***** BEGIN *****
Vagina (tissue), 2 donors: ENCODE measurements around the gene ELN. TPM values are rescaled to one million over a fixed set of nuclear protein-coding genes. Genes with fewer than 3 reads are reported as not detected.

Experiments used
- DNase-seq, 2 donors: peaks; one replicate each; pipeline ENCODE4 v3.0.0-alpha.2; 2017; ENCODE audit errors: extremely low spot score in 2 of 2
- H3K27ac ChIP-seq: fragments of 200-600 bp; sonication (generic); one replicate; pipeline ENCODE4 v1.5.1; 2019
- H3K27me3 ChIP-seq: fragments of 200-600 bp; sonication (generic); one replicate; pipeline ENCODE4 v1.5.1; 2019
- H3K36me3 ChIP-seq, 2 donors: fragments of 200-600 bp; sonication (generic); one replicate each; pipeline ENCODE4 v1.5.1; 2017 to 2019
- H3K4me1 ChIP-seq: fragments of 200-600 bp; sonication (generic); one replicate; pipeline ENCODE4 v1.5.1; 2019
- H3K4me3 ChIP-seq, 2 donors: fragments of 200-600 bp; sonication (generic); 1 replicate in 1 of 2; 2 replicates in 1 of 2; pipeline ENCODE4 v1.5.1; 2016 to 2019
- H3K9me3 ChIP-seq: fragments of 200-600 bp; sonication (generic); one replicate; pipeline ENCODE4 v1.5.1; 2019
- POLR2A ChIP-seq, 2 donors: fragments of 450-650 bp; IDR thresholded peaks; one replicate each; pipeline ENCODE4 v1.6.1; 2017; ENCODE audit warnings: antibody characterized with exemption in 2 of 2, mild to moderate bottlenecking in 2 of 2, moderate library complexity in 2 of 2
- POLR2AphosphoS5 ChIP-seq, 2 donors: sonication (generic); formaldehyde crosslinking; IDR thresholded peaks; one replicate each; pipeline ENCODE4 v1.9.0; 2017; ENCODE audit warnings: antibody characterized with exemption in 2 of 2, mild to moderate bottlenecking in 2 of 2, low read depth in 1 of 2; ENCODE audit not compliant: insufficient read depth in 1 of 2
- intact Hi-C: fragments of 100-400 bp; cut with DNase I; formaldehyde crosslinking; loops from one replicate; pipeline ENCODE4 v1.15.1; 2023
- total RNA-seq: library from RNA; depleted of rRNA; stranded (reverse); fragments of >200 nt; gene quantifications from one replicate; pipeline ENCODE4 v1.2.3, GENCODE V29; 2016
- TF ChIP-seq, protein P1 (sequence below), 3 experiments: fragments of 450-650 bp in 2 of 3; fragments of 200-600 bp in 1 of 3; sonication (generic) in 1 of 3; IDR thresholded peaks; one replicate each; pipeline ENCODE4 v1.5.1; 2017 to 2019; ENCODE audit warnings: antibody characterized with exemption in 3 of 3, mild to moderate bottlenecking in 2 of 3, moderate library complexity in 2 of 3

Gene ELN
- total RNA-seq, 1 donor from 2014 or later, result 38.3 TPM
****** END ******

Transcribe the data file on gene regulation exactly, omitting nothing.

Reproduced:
Vagina (tissue), 2 donors: ENCODE measurements around the gene ELN. TPM values are rescaled to one million over a fixed set of nuclear protein-coding genes. Genes with fewer than 3 reads are reported as not detected.

Experiments used
- DNase-seq, 2 donors: peaks; one replicate each; pipeline ENCODE4 v3.0.0-alpha.2; 2017; ENCODE audit errors: extremely low spot score in 2 of 2
- H3K27ac ChIP-seq: fragments of 200-600 bp; sonication (generic); one replicate; pipeline ENCODE4 v1.5.1; 2019
- H3K27me3 ChIP-seq: fragments of 200-600 bp; sonication (generic); one replicate; pipeline ENCODE4 v1.5.1; 2019
- H3K36me3 ChIP-seq, 2 donors: fragments of 200-600 bp; sonication (generic); one replicate each; pipeline ENCODE4 v1.5.1; 2017 to 2019
- H3K4me1 ChIP-seq: fragments of 200-600 bp; sonication (generic); one replicate; pipeline ENCODE4 v1.5.1; 2019
- H3K4me3 ChIP-seq, 2 donors: fragments of 200-600 bp; sonication (generic); 1 replicate in 1 of 2; 2 replicates in 1 of 2; pipeline ENCODE4 v1.5.1; 2016 to 2019
- H3K9me3 ChIP-seq: fragments of 200-600 bp; sonication (generic); one replicate; pipeline ENCODE4 v1.5.1; 2019
- POLR2A ChIP-seq, 2 donors: fragments of 450-650 bp; IDR thresholded peaks; one replicate each; pipeline ENCODE4 v1.6.1; 2017; ENCODE audit warnings: antibody characterized with exemption in 2 of 2, mild to moderate bottlenecking in 2 of 2, moderate library complexity in 2 of 2
- POLR2AphosphoS5 ChIP-seq, 2 donors: sonication (generic); formaldehyde crosslinking; IDR thresholded peaks; one replicate each; pipeline ENCODE4 v1.9.0; 2017; ENCODE audit warnings: antibody characterized with exemption in 2 of 2, mild to moderate bottlenecking in 2 of 2, low read depth in 1 of 2; ENCODE audit not compliant: insufficient read depth in 1 of 2
- intact Hi-C: fragments of 100-400 bp; cut with DNase I; formaldehyde crosslinking; loops from one replicate; pipeline ENCODE4 v1.15.1; 2023
- total RNA-seq: library from RNA; depleted of rRNA; stranded (reverse); fragments of >200 nt; gene quantifications from one replicate; pipeline ENCODE4 v1.2.3, GENCODE V29; 2016
- TF ChIP-seq, protein P1 (sequence below), 3 experiments: fragments of 450-650 bp in 2 of 3; fragments of 200-600 bp in 1 of 3; sonication (generic) in 1 of 3; IDR thresholded peaks; one replicate each; pipeline ENCODE4 v1.5.1; 2017 to 2019; ENCODE audit warnings: antibody characterized with exemption in 3 of 3, mild to moderate bottlenecking in 2 of 3, moderate library complexity in 2 of 3

Gene ELN
- total RNA-seq, 1 donor from 2014 or later, result 38.3 TPM